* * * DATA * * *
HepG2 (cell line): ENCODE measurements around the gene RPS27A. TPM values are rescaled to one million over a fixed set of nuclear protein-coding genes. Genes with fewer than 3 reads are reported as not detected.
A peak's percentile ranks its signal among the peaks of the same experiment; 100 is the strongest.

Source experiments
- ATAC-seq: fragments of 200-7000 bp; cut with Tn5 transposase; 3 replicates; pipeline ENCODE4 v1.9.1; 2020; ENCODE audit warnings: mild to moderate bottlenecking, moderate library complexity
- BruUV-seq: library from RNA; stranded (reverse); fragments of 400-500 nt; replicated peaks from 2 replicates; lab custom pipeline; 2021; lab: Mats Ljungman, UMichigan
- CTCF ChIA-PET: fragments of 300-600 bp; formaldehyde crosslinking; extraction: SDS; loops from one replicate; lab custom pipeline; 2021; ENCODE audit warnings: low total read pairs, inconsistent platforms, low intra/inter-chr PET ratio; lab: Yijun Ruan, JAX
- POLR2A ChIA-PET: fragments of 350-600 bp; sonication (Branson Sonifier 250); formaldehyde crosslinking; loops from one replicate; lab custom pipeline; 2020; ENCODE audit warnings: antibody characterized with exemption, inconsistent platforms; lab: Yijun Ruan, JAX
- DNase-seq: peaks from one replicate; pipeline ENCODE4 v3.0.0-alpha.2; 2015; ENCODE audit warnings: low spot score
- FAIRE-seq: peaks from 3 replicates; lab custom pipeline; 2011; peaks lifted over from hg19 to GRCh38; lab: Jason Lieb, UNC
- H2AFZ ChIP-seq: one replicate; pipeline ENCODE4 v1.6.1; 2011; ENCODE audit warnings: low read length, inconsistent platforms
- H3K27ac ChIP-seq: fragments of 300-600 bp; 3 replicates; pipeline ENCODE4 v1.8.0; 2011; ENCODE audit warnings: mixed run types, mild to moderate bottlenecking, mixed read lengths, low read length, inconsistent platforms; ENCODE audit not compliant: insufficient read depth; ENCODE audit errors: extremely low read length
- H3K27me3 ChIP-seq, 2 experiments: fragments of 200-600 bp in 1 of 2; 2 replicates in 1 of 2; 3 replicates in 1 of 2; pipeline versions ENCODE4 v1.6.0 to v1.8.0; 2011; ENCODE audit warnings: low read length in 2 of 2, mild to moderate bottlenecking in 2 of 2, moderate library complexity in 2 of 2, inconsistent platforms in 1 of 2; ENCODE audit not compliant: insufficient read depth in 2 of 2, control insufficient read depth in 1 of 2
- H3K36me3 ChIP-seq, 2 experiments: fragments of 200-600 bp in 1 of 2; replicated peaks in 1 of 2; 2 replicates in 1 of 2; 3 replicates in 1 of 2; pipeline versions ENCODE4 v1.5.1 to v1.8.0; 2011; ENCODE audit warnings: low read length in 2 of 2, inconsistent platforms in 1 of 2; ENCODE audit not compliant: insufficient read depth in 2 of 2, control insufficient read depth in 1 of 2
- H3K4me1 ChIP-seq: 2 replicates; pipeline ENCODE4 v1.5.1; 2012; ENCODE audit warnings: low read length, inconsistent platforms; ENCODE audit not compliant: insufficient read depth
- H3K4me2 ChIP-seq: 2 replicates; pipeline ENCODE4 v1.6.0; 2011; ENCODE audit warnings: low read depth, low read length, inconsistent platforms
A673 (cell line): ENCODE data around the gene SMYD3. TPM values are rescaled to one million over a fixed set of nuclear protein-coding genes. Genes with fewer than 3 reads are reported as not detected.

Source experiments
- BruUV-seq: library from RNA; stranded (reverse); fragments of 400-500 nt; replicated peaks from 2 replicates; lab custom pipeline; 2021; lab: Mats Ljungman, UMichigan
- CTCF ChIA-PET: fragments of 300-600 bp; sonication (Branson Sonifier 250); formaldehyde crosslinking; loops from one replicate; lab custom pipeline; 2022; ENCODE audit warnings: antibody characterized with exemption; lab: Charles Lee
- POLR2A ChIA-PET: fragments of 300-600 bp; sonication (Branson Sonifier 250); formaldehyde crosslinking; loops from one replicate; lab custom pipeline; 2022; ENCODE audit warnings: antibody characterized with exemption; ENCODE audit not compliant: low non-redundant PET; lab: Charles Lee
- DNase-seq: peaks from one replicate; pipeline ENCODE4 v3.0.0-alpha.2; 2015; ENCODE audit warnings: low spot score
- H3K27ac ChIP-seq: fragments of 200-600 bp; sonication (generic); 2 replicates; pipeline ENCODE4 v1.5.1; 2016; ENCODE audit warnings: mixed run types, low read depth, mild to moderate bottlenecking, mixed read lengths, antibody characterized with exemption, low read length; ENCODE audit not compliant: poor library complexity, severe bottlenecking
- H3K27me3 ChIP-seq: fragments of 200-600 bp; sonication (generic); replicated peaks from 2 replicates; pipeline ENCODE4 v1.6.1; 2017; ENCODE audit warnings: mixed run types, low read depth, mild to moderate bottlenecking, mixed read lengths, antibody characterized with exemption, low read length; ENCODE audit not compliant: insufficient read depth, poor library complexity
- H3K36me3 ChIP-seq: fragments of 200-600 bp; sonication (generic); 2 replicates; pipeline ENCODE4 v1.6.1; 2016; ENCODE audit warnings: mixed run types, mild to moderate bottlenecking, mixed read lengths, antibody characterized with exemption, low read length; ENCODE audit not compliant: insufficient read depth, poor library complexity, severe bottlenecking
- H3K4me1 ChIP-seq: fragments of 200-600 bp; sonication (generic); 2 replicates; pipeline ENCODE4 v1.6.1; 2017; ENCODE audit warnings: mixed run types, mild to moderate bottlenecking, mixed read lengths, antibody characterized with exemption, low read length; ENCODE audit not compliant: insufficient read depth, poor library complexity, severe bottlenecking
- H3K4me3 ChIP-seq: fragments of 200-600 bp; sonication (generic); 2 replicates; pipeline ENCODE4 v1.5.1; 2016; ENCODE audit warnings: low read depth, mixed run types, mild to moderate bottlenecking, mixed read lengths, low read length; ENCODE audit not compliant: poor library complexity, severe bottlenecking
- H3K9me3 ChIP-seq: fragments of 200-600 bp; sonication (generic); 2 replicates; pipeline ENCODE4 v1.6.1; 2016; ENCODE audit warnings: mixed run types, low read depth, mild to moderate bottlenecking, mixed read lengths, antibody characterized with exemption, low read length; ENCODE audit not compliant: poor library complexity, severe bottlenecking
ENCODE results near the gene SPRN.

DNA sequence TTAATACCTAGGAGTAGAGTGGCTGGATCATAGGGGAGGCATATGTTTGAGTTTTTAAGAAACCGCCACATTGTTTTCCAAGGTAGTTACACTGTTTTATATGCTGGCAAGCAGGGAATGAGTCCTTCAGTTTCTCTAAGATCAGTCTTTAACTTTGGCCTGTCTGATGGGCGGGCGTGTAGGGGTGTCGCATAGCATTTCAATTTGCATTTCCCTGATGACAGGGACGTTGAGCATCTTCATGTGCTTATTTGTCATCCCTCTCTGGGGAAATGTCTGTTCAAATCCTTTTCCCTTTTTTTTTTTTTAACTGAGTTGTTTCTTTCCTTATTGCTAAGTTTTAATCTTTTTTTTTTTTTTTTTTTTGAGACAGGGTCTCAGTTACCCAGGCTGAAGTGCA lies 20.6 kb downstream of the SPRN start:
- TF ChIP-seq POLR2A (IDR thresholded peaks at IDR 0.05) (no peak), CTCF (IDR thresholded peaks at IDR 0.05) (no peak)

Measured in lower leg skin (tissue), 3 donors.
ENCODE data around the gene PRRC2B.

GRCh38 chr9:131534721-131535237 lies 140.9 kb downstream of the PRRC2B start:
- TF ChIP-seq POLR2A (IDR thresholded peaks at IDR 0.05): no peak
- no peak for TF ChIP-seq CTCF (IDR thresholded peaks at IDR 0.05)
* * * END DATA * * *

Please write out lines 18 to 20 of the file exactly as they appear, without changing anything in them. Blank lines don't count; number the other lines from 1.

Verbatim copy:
- BruUV-seq: library from RNA; stranded (reverse); fragments of 400-500 nt; replicated peaks from 2 replicates; lab custom pipeline; 2021; lab: Mats Ljungman, UMichigan
- CTCF ChIA-PET: fragments of 300-600 bp; sonication (Branson Sonifier 250); formaldehyde crosslinking; loops from one replicate; lab custom pipeline; 2022; ENCODE audit warnings: antibody characterized with exemption; lab: Charles Lee
- POLR2A ChIA-PET: fragments of 300-600 bp; sonication (Branson Sonifier 250); formaldehyde crosslinking; loops from one replicate; lab custom pipeline; 2022; ENCODE audit warnings: antibody characterized with exemption; ENCODE audit not compliant: low non-redundant PET; lab: Charles Lee